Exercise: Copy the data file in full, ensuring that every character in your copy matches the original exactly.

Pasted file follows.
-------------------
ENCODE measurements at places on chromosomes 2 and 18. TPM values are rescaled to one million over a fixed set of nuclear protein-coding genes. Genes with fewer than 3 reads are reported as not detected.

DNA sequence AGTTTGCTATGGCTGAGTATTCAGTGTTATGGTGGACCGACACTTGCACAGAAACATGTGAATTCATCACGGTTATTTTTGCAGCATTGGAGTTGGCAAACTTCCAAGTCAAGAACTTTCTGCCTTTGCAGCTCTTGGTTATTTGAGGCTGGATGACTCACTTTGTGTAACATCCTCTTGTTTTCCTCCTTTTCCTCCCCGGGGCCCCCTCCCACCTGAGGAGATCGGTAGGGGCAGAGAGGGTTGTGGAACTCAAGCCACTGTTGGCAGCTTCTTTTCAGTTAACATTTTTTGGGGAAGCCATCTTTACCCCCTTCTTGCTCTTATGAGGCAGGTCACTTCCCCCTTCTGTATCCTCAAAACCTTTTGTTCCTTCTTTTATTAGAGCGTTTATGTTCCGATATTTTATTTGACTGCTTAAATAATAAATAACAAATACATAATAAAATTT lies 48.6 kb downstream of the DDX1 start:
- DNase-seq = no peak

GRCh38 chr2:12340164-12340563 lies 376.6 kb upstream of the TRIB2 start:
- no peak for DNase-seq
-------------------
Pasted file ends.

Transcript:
ENCODE measurements at places on chromosomes 2 and 18. TPM values are rescaled to one million over a fixed set of nuclear protein-coding genes. Genes with fewer than 3 reads are reported as not detected.

DNA sequence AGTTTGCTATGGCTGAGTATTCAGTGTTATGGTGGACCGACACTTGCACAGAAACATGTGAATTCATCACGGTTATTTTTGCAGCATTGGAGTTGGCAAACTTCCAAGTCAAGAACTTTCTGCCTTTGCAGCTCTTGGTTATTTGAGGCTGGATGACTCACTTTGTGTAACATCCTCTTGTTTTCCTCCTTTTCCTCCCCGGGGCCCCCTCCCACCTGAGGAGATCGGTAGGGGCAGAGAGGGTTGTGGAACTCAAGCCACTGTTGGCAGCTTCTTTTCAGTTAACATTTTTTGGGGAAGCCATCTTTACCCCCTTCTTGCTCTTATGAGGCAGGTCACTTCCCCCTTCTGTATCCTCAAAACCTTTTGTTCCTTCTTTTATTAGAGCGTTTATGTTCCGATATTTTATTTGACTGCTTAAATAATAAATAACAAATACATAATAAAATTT lies 48.6 kb downstream of the DDX1 start:
- DNase-seq = no peak

GRCh38 chr2:12340164-12340563 lies 376.6 kb upstream of the TRIB2 start:
- no peak for DNase-seq